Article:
Aberdeen bypass opponents lose appeal

William Walton’s appeal, on behalf of Road Sense, against the rejection of the latest legal action against the long-delayed Aberdeen Western Peripheral Route, has been rejected by the Court of Session.

The Aberdeen bypass opponent now had to decide whether to drag out his his legal battle by taking the case to London.

Meanwhile public frustration at the delay in starting the bypass – which previous Transport Minister Stewart Stevenson had planned to open this year – continues to grow. A previous petition, calling on Road Sense to abandon their legal action, attracted more than 15,000 online signatures and a new petition has been started under the title “AWPR: Enough is Enough” has just been started.

Aberdeen is probably the only substantial city in the UK which does not have a bypass. The bridge for the first proposed bypass was signed off by the Secretary of State in 1957.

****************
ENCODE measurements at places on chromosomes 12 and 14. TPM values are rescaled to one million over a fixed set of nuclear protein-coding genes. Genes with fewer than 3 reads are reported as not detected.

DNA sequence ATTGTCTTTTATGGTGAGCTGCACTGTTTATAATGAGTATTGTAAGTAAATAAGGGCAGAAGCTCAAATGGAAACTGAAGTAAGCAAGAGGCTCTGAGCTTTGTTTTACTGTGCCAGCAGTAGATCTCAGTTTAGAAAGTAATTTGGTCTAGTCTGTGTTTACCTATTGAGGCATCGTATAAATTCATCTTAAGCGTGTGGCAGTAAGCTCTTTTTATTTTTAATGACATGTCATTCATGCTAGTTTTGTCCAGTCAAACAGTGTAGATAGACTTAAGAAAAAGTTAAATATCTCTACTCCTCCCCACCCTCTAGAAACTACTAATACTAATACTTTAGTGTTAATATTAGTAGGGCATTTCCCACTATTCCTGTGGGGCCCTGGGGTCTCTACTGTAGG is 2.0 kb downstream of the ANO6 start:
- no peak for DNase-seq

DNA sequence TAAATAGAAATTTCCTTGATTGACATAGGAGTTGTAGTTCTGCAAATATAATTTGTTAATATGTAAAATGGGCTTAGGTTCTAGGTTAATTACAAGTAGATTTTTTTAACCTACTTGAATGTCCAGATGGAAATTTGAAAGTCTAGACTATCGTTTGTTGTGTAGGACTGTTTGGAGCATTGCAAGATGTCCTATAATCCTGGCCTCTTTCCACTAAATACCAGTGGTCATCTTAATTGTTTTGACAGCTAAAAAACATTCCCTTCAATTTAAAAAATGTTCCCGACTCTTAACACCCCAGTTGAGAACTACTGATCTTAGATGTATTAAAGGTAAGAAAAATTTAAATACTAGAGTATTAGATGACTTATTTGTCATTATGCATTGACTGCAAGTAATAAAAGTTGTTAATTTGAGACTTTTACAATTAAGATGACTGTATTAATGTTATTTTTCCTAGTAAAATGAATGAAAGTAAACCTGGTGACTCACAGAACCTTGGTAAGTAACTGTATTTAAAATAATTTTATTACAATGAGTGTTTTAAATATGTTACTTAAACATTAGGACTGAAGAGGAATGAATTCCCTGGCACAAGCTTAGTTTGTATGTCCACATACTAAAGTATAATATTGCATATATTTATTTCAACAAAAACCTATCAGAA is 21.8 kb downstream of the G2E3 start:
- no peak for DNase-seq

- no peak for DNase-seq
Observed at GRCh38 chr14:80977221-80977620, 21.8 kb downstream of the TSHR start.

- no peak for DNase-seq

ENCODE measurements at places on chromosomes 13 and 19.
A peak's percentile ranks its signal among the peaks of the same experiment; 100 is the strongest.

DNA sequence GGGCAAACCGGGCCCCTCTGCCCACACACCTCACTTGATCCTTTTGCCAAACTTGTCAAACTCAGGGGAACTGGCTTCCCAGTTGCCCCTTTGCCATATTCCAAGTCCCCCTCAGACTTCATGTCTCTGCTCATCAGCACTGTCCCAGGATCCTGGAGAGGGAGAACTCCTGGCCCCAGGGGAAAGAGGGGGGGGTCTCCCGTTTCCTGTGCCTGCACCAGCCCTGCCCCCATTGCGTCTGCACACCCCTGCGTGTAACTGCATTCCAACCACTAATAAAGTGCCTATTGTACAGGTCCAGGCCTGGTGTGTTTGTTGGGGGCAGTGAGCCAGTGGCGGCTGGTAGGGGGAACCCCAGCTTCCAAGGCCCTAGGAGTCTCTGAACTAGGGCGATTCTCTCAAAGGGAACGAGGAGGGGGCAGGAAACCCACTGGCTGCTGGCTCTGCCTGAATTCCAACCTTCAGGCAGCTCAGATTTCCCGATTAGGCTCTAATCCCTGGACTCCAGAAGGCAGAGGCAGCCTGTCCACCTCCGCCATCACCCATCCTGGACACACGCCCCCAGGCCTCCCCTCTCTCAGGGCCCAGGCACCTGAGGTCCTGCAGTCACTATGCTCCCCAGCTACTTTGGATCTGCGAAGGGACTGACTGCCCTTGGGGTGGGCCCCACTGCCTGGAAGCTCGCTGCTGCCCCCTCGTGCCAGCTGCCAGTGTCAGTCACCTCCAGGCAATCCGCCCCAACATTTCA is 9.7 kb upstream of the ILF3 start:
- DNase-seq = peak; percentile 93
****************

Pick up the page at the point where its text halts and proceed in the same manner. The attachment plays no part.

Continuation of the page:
Europe’s Energy Capital continues to be connected to the European trunk road network by one mediaeval bridge, built in the 16th century. How the other energy cities of the world manage to keep a straight face is amazing.

When it can take up to an hour to get from the north of Aberdeen to the south, the additional costs of traffic delays continue to mount up.

  • With the focus on extending the life of North Sea oil by making Aberdeen a competitive base for the international energy industry, this continuing delay could clearly impact on the long-term attractiveness of the city as a location.
  • Equally concerning is the continued danger posed by heavy traffic on totally unsuitable B and C-roads to the west of Aberdeen.

As well as the growing costs and misery of congestion, it appears the public are becoming increasingly frustrated at being called on to fund the continuing legal challenges. For this most recent challenge the courts agreed to cap costs at £0.
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